Letters to Our Baby – Letter 6, The Days of Change

Written August 5, 2020. Can someone tell me where the last 6 weeks went? I’ve been spending some nights recently looking at photos. If I put the photos of our baby from his first 6 weeks against the photos recently, I could make the case that I’m looking at 2 different kids. At almost 12 […]

Letters to Our Baby – Letter 5, Newborn

The Longest Shortest Weeks  Begun June 16, 2020 – 1 month mark. Completed June 26 at 6 week mark. Please excuse the scattered, nonlinear thoughts.  “I lost time I didn’t even know I had.” — Daniel “What are you worried about?” — Our Midwives; “I’m not worried about birth. I think that’ll be painful, but […]

Letters to Our Baby – Letter 3, Unexpected Pregnancy Megalomania

Written April 25, 2020 What do Sheryl Sandberg, Jim Henson, and my pregnancy have in common? * * * * * Sometime around month 4 just into my second trimester, I distinctly remember waking up with a sudden feeling of massive life failure: “I’m 33, 4 months pregnant, and what life accomplishments do I have […]

Letters to Our Baby – Letter 2, Home Birth

Written April 16, 2020 When a family member, M*, decided to do a home birth a few years ago in the US, we all freaked out. Those in the inner circle that she shared this with were told to keep it strictly secret from her parents. When a family friend (a doctor) found out about […]

Entering the Lunar New Year with a Reflection of 2018

Note: this piece was originally started in December when I was in the US. I got lazy, forgot about it, and now it’s just in time for the Lunar New Year – all the rave here in Singapore – to be revived and published! 

Zillions of shops like this one lined up along the streets in Singapore so you can prepare for the festivities. This year will be the Year of the Pig.

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Asian Gotham in 6 Days

I had a flashback in Hong Kong when the waitress at our local dim sum joint in Western Hong Kong island slapped menus onto our table and said quickly and impatiently in English, “What are you ordering?” The bustle and clamoring of the restaurant mingled with the honking and general street noise of Queen’s Road West: everyone was busy, and no one had time for two confused tourists.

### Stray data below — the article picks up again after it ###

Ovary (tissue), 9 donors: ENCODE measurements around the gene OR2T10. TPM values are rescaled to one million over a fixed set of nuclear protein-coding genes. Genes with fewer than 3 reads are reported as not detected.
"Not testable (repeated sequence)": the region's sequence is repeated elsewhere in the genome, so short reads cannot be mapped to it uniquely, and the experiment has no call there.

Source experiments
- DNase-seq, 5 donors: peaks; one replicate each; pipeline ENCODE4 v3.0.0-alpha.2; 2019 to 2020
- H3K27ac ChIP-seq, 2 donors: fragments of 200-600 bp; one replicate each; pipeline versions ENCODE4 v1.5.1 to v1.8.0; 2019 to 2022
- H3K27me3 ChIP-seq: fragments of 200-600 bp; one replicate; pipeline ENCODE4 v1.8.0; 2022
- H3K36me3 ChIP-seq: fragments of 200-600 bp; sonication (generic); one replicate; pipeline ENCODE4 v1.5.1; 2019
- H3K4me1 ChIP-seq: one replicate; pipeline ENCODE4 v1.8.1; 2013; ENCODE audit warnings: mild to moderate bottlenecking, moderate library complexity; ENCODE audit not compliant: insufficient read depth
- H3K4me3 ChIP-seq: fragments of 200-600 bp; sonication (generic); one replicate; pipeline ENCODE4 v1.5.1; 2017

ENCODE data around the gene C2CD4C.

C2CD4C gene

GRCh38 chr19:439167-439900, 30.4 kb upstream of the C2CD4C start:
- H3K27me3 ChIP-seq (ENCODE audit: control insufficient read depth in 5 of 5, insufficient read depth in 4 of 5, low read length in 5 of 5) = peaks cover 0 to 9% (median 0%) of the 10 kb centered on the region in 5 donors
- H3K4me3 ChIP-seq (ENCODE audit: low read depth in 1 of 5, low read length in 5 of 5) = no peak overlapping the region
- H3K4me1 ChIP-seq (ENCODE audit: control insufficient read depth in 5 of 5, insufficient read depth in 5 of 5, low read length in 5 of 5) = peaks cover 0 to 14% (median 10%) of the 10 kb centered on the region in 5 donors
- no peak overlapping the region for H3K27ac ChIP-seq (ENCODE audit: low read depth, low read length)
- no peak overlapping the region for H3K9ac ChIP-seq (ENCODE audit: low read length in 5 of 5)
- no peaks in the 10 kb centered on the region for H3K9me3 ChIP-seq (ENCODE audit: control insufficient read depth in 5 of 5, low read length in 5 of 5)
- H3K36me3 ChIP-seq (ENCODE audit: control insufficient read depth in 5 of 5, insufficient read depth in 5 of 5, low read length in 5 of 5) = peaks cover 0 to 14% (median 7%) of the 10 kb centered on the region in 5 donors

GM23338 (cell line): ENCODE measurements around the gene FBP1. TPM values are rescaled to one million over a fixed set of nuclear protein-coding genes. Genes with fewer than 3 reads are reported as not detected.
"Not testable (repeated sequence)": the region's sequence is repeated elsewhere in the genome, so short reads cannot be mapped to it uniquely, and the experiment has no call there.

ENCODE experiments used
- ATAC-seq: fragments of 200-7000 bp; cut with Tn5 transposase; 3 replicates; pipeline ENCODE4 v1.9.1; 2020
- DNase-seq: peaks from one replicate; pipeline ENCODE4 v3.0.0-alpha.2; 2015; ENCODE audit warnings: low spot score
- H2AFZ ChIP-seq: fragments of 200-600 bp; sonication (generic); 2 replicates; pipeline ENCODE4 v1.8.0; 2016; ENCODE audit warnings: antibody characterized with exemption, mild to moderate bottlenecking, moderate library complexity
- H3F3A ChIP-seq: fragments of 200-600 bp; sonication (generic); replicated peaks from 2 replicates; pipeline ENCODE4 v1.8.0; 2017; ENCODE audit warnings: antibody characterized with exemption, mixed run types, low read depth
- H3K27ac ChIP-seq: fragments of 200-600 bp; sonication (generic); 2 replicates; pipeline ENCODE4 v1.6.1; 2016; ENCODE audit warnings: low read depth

Victoria Peak by foot on a foggy November Day.

On the surface, Hong Kong – covered in November fog and lit up florescent at night with old British colonial road names and cantonese conversations – seemed like an expensive, crowded, dirty city that’s caught in between the cross fires of Eastern and Western identities. We had just arrived from Singapore, jungle paradise with ridiculously clean roads and public spaces, into an uncleaned Airbnb apartment wedged next to two open air meat stalls. We were supposed to be on vacation and instead, it felt like we had stepped into the Manhattan of the Far East, or, Asian Gotham.

After a night’s rest and some explorations, I developed three distinct impressions of Hong Kong over the course of our 6 day vacation that distinguished it from any other place we had traveled so far.  Continue reading “Asian Gotham in 6 Days”

Korea Tell All

I admit it took me a while to begin this post. In hindsight, I think it’s because Seoul confused and fascinated me. Close your eyes, and you can almost imagine Seoul to be Los Angeles transplanted right into the heart of South Korea, an intersection between the West and East, a budding economic power with cultural soft power that has spread across the world, and a city proud of its powerful identity after years of conquest from outside forces. As American influenced as the city may initially feel, keep your eyes closed and you can sense China there too. Perhaps this is because we met several Koreans fluent in Korean, Chinese and English, and perhaps it was because I could palpably feel the North and South split. Yet despite this, South Korea was also distinctly, proudly and beautifully Korean.

Out in the old neighborhoods of Seoul

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